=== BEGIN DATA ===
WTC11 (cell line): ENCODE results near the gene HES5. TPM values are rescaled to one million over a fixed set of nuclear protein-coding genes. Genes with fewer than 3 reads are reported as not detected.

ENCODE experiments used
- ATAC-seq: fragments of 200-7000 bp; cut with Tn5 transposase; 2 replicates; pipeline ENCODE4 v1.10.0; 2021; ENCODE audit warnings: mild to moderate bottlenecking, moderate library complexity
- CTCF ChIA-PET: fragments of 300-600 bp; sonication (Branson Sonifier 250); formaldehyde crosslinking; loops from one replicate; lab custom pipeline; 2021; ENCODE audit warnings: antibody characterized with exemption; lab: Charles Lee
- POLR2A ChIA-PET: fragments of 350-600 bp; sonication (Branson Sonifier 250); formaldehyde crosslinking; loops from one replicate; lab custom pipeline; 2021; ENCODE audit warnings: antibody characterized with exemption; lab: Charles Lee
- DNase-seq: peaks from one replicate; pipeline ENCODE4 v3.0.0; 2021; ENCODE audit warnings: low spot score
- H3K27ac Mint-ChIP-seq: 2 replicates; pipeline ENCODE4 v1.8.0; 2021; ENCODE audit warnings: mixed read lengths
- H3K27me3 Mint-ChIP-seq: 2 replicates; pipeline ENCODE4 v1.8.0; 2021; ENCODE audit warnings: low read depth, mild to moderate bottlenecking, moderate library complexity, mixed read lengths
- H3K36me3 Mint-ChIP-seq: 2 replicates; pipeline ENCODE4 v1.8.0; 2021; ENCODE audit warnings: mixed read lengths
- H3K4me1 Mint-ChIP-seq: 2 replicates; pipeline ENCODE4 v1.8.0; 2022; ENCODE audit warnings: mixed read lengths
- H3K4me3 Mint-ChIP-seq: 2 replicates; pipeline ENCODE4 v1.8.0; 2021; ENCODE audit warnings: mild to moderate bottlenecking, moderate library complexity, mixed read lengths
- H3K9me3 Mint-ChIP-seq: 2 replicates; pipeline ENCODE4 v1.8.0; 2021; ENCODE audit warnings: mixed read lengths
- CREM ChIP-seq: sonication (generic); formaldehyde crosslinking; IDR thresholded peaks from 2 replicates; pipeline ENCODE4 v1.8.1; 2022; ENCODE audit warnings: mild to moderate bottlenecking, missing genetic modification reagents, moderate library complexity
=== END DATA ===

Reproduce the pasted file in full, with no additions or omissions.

WTC11 (cell line): ENCODE results near the gene HES5. TPM values are rescaled to one million over a fixed set of nuclear protein-coding genes. Genes with fewer than 3 reads are reported as not detected.

ENCODE experiments used
- ATAC-seq: fragments of 200-7000 bp; cut with Tn5 transposase; 2 replicates; pipeline ENCODE4 v1.10.0; 2021; ENCODE audit warnings: mild to moderate bottlenecking, moderate library complexity
- CTCF ChIA-PET: fragments of 300-600 bp; sonication (Branson Sonifier 250); formaldehyde crosslinking; loops from one replicate; lab custom pipeline; 2021; ENCODE audit warnings: antibody characterized with exemption; lab: Charles Lee
- POLR2A ChIA-PET: fragments of 350-600 bp; sonication (Branson Sonifier 250); formaldehyde crosslinking; loops from one replicate; lab custom pipeline; 2021; ENCODE audit warnings: antibody characterized with exemption; lab: Charles Lee
- DNase-seq: peaks from one replicate; pipeline ENCODE4 v3.0.0; 2021; ENCODE audit warnings: low spot score
- H3K27ac Mint-ChIP-seq: 2 replicates; pipeline ENCODE4 v1.8.0; 2021; ENCODE audit warnings: mixed read lengths
- H3K27me3 Mint-ChIP-seq: 2 replicates; pipeline ENCODE4 v1.8.0; 2021; ENCODE audit warnings: low read depth, mild to moderate bottlenecking, moderate library complexity, mixed read lengths
- H3K36me3 Mint-ChIP-seq: 2 replicates; pipeline ENCODE4 v1.8.0; 2021; ENCODE audit warnings: mixed read lengths
- H3K4me1 Mint-ChIP-seq: 2 replicates; pipeline ENCODE4 v1.8.0; 2022; ENCODE audit warnings: mixed read lengths
- H3K4me3 Mint-ChIP-seq: 2 replicates; pipeline ENCODE4 v1.8.0; 2021; ENCODE audit warnings: mild to moderate bottlenecking, moderate library complexity, mixed read lengths
- H3K9me3 Mint-ChIP-seq: 2 replicates; pipeline ENCODE4 v1.8.0; 2021; ENCODE audit warnings: mixed read lengths
- CREM ChIP-seq: sonication (generic); formaldehyde crosslinking; IDR thresholded peaks from 2 replicates; pipeline ENCODE4 v1.8.1; 2022; ENCODE audit warnings: mild to moderate bottlenecking, missing genetic modification reagents, moderate library complexity